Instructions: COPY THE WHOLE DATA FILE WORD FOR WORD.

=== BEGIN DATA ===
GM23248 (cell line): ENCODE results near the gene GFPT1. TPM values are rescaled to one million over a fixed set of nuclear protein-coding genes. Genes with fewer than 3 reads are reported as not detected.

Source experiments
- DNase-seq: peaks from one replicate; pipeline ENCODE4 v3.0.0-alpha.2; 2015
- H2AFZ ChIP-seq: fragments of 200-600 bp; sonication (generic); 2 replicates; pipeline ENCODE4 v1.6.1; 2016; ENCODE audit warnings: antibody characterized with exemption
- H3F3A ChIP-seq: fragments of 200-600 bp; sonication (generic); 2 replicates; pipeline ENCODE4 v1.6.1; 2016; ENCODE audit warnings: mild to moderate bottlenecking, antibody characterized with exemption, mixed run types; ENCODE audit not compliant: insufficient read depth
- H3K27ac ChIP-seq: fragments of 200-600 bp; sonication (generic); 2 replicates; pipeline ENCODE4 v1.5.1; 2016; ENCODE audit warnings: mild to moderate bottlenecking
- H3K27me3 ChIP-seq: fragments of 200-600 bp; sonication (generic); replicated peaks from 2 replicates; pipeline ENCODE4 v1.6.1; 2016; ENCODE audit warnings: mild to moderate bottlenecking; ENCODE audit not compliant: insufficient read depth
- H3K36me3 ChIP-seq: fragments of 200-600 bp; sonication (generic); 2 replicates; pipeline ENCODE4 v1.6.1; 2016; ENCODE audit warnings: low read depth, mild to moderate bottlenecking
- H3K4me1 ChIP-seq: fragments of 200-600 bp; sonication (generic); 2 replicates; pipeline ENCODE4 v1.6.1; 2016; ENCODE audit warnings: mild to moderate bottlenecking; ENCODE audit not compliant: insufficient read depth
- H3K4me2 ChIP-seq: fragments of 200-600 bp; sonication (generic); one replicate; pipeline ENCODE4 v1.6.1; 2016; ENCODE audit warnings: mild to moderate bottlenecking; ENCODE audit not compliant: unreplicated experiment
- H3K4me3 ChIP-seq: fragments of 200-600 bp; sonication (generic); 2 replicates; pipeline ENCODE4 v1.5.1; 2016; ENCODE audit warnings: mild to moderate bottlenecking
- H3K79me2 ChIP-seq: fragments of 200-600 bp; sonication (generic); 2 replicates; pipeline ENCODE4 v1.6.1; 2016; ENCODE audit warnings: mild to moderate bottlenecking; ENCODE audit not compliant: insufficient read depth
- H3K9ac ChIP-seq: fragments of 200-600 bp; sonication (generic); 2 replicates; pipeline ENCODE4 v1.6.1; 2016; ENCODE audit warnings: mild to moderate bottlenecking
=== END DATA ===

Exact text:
GM23248 (cell line): ENCODE results near the gene GFPT1. TPM values are rescaled to one million over a fixed set of nuclear protein-coding genes. Genes with fewer than 3 reads are reported as not detected.

Source experiments
- DNase-seq: peaks from one replicate; pipeline ENCODE4 v3.0.0-alpha.2; 2015
- H2AFZ ChIP-seq: fragments of 200-600 bp; sonication (generic); 2 replicates; pipeline ENCODE4 v1.6.1; 2016; ENCODE audit warnings: antibody characterized with exemption
- H3F3A ChIP-seq: fragments of 200-600 bp; sonication (generic); 2 replicates; pipeline ENCODE4 v1.6.1; 2016; ENCODE audit warnings: mild to moderate bottlenecking, antibody characterized with exemption, mixed run types; ENCODE audit not compliant: insufficient read depth
- H3K27ac ChIP-seq: fragments of 200-600 bp; sonication (generic); 2 replicates; pipeline ENCODE4 v1.5.1; 2016; ENCODE audit warnings: mild to moderate bottlenecking
- H3K27me3 ChIP-seq: fragments of 200-600 bp; sonication (generic); replicated peaks from 2 replicates; pipeline ENCODE4 v1.6.1; 2016; ENCODE audit warnings: mild to moderate bottlenecking; ENCODE audit not compliant: insufficient read depth
- H3K36me3 ChIP-seq: fragments of 200-600 bp; sonication (generic); 2 replicates; pipeline ENCODE4 v1.6.1; 2016; ENCODE audit warnings: low read depth, mild to moderate bottlenecking
- H3K4me1 ChIP-seq: fragments of 200-600 bp; sonication (generic); 2 replicates; pipeline ENCODE4 v1.6.1; 2016; ENCODE audit warnings: mild to moderate bottlenecking; ENCODE audit not compliant: insufficient read depth
- H3K4me2 ChIP-seq: fragments of 200-600 bp; sonication (generic); one replicate; pipeline ENCODE4 v1.6.1; 2016; ENCODE audit warnings: mild to moderate bottlenecking; ENCODE audit not compliant: unreplicated experiment
- H3K4me3 ChIP-seq: fragments of 200-600 bp; sonication (generic); 2 replicates; pipeline ENCODE4 v1.5.1; 2016; ENCODE audit warnings: mild to moderate bottlenecking
- H3K79me2 ChIP-seq: fragments of 200-600 bp; sonication (generic); 2 replicates; pipeline ENCODE4 v1.6.1; 2016; ENCODE audit warnings: mild to moderate bottlenecking; ENCODE audit not compliant: insufficient read depth
- H3K9ac ChIP-seq: fragments of 200-600 bp; sonication (generic); 2 replicates; pipeline ENCODE4 v1.6.1; 2016; ENCODE audit warnings: mild to moderate bottlenecking